Tribological phenomena, such as friction, are highly scale dependent. Macroscopic friction laws are typically not applicable to sliding nanoscale/microscale contacts and macroscopic surface interactions are governed by nano/micro-scale asperity contacts, which ultimately determine their tribological behavior. Consequently small scale friction measurements are gaining prominence in tribological research to better understand and control macroscopic friction behavior.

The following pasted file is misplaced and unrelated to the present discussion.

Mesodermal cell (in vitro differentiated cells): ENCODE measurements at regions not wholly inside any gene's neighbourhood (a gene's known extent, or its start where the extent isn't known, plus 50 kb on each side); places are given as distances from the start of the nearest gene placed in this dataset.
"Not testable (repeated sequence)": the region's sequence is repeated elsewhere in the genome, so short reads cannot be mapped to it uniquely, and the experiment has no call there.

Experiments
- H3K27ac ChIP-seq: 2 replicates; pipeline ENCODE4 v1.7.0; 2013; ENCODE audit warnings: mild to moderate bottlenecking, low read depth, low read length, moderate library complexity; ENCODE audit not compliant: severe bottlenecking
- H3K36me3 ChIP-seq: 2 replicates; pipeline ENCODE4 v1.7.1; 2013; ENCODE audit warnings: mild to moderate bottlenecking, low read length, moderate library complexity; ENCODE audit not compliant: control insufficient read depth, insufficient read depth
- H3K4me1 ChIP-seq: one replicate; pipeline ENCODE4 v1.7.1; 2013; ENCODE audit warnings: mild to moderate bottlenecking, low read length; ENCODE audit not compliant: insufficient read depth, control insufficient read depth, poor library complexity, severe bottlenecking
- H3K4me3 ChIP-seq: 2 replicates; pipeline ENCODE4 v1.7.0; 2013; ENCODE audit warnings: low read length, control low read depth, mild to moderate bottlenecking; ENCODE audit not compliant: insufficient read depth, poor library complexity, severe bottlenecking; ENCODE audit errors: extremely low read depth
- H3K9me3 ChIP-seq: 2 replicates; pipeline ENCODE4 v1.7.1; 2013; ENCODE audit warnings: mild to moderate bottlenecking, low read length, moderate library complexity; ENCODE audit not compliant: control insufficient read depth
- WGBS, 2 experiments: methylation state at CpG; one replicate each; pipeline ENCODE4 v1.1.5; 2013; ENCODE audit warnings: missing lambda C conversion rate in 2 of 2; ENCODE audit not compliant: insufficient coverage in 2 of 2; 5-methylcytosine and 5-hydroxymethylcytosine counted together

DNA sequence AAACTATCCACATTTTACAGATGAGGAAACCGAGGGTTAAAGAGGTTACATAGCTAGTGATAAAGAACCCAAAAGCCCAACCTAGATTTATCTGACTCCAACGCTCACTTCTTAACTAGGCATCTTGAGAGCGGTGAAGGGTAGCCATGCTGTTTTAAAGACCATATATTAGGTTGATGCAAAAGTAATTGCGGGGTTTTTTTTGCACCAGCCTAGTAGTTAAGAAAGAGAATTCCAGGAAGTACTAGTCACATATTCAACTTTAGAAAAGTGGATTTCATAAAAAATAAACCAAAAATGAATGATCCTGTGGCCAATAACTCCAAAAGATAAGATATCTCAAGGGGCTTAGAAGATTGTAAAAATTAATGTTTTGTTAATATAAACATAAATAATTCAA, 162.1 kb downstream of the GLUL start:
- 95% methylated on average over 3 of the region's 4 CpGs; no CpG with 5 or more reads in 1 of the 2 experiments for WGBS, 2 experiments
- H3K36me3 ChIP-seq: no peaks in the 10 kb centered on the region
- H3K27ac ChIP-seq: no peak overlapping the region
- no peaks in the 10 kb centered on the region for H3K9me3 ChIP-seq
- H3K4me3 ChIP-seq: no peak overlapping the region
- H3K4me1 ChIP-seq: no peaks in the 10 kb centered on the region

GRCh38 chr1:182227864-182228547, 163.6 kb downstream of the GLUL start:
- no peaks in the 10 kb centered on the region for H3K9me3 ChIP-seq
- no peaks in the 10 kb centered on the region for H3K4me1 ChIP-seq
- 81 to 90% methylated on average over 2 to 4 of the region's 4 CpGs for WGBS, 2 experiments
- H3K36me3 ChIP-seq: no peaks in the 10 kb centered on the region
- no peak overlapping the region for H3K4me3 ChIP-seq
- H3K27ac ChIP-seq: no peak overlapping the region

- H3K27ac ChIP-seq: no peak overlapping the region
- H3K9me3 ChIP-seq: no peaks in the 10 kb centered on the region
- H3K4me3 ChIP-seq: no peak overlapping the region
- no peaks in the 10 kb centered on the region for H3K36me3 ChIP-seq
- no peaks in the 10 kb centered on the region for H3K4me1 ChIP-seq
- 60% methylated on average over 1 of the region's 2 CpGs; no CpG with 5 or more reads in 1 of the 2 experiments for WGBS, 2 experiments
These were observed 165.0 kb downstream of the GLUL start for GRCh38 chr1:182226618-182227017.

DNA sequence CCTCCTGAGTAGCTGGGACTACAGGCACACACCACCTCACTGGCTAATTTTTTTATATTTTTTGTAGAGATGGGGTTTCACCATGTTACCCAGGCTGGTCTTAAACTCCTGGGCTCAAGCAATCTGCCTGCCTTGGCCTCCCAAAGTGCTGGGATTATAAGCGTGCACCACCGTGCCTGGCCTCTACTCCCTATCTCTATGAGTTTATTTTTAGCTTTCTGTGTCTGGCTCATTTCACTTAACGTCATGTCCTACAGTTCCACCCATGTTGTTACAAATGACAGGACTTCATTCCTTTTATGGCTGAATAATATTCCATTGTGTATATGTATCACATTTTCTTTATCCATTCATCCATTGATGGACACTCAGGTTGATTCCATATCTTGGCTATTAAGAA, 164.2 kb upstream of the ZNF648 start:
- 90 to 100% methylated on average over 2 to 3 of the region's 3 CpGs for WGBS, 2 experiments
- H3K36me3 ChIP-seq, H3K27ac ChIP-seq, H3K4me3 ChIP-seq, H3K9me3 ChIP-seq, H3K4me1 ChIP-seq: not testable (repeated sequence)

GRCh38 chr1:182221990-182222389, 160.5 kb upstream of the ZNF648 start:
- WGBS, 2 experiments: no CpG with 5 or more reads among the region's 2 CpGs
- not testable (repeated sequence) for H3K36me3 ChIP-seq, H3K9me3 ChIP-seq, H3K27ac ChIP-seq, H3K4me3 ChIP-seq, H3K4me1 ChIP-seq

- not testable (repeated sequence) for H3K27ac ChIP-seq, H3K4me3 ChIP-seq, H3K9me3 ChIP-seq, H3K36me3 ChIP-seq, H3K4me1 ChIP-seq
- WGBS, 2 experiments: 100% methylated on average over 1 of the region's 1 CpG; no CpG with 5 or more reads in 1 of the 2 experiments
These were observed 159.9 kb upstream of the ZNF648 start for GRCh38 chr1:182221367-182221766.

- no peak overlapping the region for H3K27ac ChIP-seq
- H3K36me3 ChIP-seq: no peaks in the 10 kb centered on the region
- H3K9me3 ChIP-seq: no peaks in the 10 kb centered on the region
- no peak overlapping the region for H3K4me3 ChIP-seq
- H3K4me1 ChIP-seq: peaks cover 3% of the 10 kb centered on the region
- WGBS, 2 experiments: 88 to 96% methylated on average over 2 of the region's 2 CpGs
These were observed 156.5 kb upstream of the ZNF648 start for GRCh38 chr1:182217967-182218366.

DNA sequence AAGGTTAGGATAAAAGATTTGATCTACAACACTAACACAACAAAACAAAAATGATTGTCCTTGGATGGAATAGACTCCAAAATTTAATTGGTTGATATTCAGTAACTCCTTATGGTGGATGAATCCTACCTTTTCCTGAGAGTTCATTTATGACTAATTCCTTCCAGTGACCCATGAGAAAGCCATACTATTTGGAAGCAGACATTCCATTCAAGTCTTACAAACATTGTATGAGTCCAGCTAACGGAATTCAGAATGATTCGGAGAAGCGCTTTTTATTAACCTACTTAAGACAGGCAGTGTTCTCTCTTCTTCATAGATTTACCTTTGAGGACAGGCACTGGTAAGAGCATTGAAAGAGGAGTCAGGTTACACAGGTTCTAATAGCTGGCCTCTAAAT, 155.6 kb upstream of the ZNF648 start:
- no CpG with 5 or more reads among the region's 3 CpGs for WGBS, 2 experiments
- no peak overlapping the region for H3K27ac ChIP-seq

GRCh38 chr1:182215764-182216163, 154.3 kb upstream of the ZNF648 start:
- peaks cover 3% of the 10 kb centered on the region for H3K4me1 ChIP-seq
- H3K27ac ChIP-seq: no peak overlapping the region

The application of surface coatings and thin films, multiphase alloying and phase segregation, microstructure control, lubricants, and composite structuring are common ways to improve friction properties of mechanical systems. The ability to characterize and understand how individual phases in composites and multiphase materials contribute to overall frictional behavior is important to developing higher performance materials. Friction becomes increasingly problematic with small scale actuators, such as MEMS. The large surface to volume ratios of these devices can cause surfaces to unexpectedly stick together, rendering the device inoperable. The ability to quantitatively characterize, modify, and control frictional forces at the nano and microscales is critical for developing higher efficiency and more reliable products.